Pelosi Vows to Pass $1T Bill 09/27 06:09
With President Joe Biden's broad domestic agenda at risk of collapse, House
Speaker Nancy Pelosi on Sunday vowed that Democrats will pass a bipartisan
infrastructure bill this week and push ahead on the bigger $3.5 trillion social
safety net and climate change bill while acknowledging the total amount will
WASHINGTON (AP) -- With President Joe Biden's broad domestic agenda at risk
of collapse, House Speaker Nancy Pelosi on Sunday vowed that Democrats will
pass a bipartisan infrastructure bill this week and push ahead on the bigger
$3.5 trillion social safety net and climate change bill while acknowledging the
total amount will drop.
Biden spoke with lawmakers over the weekend on the path forward, according
to a White House official who requested anonymity to discuss the private
conversations. Extensive work was being done behind the scenes to shore up
When asked Sunday if Pelosi had the votes to pass the $1 trillion
infrastructure bill, Biden told reporters at the White House, "It's going to
take the better part of this week."
Pelosi had originally pledged to House moderates a vote on the
infrastructure legislation by Monday, but she said Sunday in a letter to
colleagues that vote will now be Thursday. With Democratic divisions, the extra
time allowed space for negotiations on the broader bill, so both bills could
advance. The $1 trillion infrastructure plan passed the Senate last month.
"Let me just say that we're going to pass the bill this week," Pelosi,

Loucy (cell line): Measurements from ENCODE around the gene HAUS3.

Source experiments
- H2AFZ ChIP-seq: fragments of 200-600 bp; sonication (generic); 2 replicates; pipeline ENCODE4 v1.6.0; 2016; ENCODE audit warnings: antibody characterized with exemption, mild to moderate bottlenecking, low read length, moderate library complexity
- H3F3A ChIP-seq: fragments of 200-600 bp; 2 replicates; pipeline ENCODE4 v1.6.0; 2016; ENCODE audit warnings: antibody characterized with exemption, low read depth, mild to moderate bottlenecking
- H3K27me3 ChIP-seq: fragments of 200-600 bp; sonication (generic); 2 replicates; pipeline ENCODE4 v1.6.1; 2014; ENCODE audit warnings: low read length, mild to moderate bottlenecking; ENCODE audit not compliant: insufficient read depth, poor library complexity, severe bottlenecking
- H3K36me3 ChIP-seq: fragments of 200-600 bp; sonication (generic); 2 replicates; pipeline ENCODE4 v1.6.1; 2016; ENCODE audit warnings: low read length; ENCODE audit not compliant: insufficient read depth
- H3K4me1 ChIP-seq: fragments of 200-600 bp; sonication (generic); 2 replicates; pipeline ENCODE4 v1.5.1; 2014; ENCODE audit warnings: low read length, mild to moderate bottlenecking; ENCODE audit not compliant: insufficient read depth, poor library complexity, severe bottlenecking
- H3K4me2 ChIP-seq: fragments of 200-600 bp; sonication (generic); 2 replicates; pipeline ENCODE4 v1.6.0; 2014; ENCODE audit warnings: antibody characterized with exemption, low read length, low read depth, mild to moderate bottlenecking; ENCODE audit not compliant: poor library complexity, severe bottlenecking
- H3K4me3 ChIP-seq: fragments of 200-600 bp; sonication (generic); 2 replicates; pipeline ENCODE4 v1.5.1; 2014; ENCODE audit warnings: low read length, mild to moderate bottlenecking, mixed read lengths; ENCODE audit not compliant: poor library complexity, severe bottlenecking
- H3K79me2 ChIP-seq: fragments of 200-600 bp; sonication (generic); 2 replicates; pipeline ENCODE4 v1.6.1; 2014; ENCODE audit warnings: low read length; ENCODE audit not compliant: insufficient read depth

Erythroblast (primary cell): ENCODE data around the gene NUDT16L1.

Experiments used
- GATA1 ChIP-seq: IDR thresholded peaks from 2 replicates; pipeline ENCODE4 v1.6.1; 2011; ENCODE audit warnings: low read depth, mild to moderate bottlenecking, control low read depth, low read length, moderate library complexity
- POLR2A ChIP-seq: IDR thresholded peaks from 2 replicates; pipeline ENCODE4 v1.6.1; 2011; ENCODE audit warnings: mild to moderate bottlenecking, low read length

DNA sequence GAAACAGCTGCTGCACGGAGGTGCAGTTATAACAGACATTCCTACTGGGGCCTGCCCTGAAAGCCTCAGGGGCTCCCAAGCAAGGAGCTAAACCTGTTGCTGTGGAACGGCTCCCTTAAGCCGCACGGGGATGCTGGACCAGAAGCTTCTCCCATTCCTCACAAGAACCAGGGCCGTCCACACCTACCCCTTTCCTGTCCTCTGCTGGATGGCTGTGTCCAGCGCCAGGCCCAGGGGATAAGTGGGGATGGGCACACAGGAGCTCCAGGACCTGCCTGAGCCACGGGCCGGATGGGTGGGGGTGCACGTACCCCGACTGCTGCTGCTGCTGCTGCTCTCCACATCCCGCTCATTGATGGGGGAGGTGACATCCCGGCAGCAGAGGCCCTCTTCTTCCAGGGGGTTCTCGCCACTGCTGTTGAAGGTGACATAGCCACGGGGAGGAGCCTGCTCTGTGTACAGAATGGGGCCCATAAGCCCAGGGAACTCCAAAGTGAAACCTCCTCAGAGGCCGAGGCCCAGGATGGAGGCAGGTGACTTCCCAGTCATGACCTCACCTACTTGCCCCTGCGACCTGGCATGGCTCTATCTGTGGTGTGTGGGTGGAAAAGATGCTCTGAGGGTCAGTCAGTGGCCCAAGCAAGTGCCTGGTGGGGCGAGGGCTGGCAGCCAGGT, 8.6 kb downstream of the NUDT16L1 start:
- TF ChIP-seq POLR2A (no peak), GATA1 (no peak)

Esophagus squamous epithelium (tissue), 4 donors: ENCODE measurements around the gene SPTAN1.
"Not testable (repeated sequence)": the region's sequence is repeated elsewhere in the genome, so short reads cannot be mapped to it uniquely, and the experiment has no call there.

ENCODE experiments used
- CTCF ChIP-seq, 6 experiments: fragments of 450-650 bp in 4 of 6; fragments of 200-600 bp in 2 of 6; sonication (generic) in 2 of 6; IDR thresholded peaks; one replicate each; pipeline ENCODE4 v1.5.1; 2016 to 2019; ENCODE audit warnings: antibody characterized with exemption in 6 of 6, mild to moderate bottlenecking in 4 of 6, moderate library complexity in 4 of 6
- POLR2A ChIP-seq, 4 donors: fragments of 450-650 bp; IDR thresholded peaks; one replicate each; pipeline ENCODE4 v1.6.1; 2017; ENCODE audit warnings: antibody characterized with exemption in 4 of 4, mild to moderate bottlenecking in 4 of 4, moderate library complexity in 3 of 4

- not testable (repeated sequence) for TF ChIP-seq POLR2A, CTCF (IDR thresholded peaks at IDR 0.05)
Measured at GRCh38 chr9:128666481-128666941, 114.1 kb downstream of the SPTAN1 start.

D-Calif., said earlier Sunday on ABC's "This Week." She added: "I'm never
bringing a bill to the floor that doesn't have the votes. You cannot choose the
date. You have to go when you have the votes in a reasonable time, and we will."
Still, in a delicate balancing act aimed at achieving the near Democratic
unanimity needed to push the sprawling package through, Pelosi made clear that
Biden's proposed $3.5 trillion for social spending and climate initiatives will
need to be trimmed.
Sens. Joe Manchin of West Virginia and Kyrsten Sinema of Arizona have said
they won't support a bill of that size. Manchin has previously proposed
spending of $1 trillion to $1.5 trillion, an amount that progressives have
called unacceptable for a bill they originally envisioned at $6 trillion.
Asked on ABC if she agrees the final number on the so-called reconciliation
bill will be "somewhat smaller" than $3.5 trillion, Pelosi responded: "That
"We'll see how the number comes down and what we need," she added. "Again,
the Senate and the House, those who are not in full agreement with the
president, right, let's see what our values -- let's not talk about numbers and
dollars. Let's talk about values."
"I think even those who want a smaller number, support the vision of the
president, and this is really transformative."
Her comments reflected the enormous stakes for the coming week, one that
could define the Biden presidency and shape the political contours of next
year's midterm elections.
Along with personal phone calls from the president, several Cabinet
officials, senior staff and others were reaching out to lawmakers over the
weekend, the White House official said.